To explain further, processing as described herein is performed by various components and various memories. However, it is appreciated that the processing performed by two distinct components as described herein may, in accordance with a further embodiment of the invention, be performed by a single component. Further, the processing performed by one distinct component as described herein may be performed by two distinct components. In a similar manner, the memory storage performed by two distinct memory portions as described herein may, in accordance with a further embodiment of the invention, be performed by a single memory portion. Further, the memory storage performed by one distinct memory portion as described herein may be performed by two memory portions, for example.

A user may enter commands and information into the computer through a user interface that includes input devices such as a keyboard and pointing device, commonly referred to as a mouse, trackball or touch pad. Other input devices may include a microphone, joystick, game pad, satellite dish, scanner, voice recognition device, keyboard, touch screen, toggle switch, pushbutton, or the like. Input devices include those that recognize hand movements or gestures, such as in the case of gesture set supported by Android or the swipe movements recognized in iOS-based devices. These and other input devices are often connected to the processing unit through a user input interface that is coupled to the system bus, but may be connected by other interface and bus structures, such as a parallel port, game port or a universal serial bus (USB).

A user interface may include any hardware, software, or combination of hardware and software used by the processing machine that allows a user to interact with the processing machine. A user interface may be in the form of a dialogue screen for example. A user interface may also include any of a mouse, touch screen, keyboard, voice reader, voice recognizer, dialogue screen, menu box, list, checkbox, toggle switch, a pushbutton or other device that allows a user to receive information regarding the operation of the processing machine as it processes a set of instructions and/or provide the processing machine with information. Accordingly, the user interface is any device that provides communication between a user and a processing machine. The information provided by the user to the processing machine through the user interface may be in the form of a command, a selection of data, or some other input, for example.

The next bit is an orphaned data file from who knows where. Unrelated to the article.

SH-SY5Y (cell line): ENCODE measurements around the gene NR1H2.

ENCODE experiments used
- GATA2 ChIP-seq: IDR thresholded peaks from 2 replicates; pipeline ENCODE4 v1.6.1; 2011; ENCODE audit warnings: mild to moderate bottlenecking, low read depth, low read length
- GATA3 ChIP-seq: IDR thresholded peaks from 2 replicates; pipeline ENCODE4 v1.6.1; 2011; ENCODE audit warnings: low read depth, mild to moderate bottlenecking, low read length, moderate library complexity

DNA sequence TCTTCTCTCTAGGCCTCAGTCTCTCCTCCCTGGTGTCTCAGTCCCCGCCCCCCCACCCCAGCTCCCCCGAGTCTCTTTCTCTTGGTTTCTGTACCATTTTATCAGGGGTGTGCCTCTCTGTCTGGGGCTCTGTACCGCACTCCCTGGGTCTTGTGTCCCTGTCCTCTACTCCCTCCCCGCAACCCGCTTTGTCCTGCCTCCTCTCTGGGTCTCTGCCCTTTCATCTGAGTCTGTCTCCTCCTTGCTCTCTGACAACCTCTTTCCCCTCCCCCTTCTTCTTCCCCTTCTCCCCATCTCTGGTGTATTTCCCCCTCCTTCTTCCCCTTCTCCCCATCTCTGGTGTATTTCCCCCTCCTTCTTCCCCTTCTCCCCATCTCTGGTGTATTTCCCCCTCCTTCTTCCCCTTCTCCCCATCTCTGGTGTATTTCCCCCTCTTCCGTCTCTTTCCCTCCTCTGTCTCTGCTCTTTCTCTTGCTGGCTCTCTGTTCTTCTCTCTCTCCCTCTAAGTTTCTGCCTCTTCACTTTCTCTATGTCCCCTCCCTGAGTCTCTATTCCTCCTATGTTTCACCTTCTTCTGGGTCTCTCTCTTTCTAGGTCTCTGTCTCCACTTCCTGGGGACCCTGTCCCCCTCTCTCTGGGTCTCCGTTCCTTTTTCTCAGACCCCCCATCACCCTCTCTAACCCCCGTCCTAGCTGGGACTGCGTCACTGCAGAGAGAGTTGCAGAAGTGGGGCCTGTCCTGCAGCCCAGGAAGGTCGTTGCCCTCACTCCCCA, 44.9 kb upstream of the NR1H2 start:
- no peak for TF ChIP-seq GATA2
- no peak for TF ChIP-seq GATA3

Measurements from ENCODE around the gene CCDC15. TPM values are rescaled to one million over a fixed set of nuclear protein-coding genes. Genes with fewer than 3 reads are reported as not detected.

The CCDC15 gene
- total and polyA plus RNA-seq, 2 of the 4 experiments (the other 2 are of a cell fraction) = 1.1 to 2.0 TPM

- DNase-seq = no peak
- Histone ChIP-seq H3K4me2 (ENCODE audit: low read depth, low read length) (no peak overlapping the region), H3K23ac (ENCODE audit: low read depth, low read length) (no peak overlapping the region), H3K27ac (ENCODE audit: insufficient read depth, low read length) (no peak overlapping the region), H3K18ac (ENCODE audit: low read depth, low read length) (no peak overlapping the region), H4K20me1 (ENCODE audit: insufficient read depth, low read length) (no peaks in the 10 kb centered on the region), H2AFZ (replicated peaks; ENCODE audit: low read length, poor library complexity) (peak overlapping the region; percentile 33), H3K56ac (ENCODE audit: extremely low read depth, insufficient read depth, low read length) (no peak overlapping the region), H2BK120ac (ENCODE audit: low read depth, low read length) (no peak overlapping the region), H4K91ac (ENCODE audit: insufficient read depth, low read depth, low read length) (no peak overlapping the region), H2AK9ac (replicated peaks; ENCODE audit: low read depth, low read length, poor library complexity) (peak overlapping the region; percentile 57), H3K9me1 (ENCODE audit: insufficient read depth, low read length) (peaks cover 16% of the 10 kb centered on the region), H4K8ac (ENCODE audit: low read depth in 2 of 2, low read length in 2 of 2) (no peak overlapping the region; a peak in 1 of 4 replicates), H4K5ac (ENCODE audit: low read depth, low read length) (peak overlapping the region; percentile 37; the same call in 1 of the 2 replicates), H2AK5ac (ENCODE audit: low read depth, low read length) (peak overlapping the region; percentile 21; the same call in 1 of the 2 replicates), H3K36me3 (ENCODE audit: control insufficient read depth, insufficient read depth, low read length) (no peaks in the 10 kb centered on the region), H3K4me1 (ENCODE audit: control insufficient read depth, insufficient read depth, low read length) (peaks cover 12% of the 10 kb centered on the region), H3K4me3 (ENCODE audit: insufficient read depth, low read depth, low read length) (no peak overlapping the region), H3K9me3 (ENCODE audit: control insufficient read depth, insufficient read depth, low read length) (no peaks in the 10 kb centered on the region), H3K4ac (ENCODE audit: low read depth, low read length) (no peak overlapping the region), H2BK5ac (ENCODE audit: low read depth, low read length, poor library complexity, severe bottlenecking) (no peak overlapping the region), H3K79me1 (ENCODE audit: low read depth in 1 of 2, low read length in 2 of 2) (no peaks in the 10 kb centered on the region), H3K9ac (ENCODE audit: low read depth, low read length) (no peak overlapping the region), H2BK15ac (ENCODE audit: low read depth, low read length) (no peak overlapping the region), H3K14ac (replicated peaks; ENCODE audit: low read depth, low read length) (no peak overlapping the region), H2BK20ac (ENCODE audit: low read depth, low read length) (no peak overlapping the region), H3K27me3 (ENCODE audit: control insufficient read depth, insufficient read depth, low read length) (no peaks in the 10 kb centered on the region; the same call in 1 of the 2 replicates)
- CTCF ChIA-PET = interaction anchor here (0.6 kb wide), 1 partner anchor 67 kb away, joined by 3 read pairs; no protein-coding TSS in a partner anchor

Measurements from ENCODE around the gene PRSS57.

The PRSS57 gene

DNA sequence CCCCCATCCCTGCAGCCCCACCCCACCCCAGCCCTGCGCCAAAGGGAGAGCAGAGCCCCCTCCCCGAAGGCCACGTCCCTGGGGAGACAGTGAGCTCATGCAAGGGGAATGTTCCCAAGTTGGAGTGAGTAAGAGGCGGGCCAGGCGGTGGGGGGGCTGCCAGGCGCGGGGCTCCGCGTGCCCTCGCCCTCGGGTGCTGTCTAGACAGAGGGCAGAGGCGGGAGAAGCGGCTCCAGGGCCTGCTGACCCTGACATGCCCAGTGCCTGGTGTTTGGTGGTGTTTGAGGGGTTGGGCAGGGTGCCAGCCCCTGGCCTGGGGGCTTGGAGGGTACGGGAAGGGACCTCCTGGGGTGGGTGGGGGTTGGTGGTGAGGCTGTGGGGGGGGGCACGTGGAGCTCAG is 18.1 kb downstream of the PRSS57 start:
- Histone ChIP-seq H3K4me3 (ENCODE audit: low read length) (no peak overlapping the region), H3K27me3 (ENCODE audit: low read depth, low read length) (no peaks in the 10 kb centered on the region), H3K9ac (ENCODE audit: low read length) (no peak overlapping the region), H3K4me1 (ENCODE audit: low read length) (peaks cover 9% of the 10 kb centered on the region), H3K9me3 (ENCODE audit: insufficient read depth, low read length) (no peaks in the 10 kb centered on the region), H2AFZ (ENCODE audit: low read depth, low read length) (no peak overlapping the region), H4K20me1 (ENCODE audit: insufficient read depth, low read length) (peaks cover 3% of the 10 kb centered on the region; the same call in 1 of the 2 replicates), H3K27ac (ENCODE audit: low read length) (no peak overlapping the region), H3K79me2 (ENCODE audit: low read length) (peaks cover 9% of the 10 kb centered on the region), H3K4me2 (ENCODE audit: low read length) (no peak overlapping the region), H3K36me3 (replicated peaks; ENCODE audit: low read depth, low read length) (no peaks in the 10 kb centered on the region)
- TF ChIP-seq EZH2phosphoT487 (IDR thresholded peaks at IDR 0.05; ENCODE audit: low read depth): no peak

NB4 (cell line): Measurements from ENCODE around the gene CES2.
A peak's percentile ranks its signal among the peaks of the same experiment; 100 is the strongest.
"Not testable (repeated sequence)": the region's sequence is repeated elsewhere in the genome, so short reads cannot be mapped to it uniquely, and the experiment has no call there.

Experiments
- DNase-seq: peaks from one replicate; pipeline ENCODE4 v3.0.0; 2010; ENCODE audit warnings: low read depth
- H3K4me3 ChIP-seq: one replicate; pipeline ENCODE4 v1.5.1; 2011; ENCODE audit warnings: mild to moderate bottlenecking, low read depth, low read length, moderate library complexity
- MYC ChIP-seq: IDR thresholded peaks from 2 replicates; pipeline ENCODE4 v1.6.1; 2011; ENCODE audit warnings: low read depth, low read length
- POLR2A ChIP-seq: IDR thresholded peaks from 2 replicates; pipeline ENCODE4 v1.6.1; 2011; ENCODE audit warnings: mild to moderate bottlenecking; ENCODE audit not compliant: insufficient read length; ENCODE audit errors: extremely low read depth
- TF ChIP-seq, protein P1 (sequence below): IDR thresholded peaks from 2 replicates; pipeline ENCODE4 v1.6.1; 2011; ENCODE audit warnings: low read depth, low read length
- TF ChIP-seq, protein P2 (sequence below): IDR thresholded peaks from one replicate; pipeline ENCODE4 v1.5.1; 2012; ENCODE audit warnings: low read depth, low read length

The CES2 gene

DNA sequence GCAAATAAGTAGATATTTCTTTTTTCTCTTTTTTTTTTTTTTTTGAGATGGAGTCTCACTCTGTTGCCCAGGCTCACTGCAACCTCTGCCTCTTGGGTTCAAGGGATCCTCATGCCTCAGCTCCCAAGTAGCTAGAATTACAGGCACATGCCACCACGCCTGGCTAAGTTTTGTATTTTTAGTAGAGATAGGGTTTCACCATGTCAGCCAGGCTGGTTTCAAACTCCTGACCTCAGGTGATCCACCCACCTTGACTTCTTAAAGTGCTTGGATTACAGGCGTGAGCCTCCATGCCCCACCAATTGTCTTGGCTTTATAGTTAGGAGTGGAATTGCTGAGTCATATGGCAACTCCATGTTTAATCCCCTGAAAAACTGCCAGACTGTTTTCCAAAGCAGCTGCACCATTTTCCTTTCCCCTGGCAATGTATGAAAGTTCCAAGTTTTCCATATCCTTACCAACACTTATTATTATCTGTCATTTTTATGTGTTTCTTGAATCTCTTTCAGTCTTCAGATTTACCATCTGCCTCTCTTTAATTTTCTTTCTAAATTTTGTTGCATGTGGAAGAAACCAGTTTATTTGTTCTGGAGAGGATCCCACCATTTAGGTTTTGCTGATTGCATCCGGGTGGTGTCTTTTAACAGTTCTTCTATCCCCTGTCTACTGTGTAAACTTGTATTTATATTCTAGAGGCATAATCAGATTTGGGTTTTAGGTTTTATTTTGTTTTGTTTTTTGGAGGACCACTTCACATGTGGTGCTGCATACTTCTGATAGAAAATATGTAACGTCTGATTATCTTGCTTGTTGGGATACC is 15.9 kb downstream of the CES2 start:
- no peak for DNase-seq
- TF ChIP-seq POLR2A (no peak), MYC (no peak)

As discussed herein, a user interface is utilized by the processing machine that performs a set of instructions such that the processing machine processes data for a user. The user interface is typically used by the processing machine for interacting with a user either to convey information or receive information from the user. However, it should be appreciated that in accordance with some embodiments of the invention, it is not necessary that a human user actually interact with a user interface used by the processing machine of the invention. Rather, it is also contemplated that the user interface of the invention might interact, i.e., convey and receive information, with another processing machine, rather than a human user. Further, it is contemplated that a user interface utilized in the invention may interact partially with another processing machine or processing machines, while also interacting partially with a human user.

One or more monitors or display devices may also be connected to the system bus via an interface. In addition to display devices, computers may also include other peripheral output devices, which may be connected through an output peripheral interface. The computers implementing the invention may operate in a networked environment using logical connections to one or more remote computers, the remote computers typically including many or all of the elements described herein.

Various networks may be implemented in accordance with embodiments of the invention, including a wired or wireless local area network (LAN) and a wide area network (WAN), the Internet, wireless personal area network (PAN) and other types of networks. When used in a LAN networking environment, computers may be connected to the LAN through a network interface or adapter. When used in a WAN networking environment, computers typically include a modem or other communication mechanism. Modems may be internal or external, and may be connected to the system bus via the user-input interface, or other appropriate mechanism.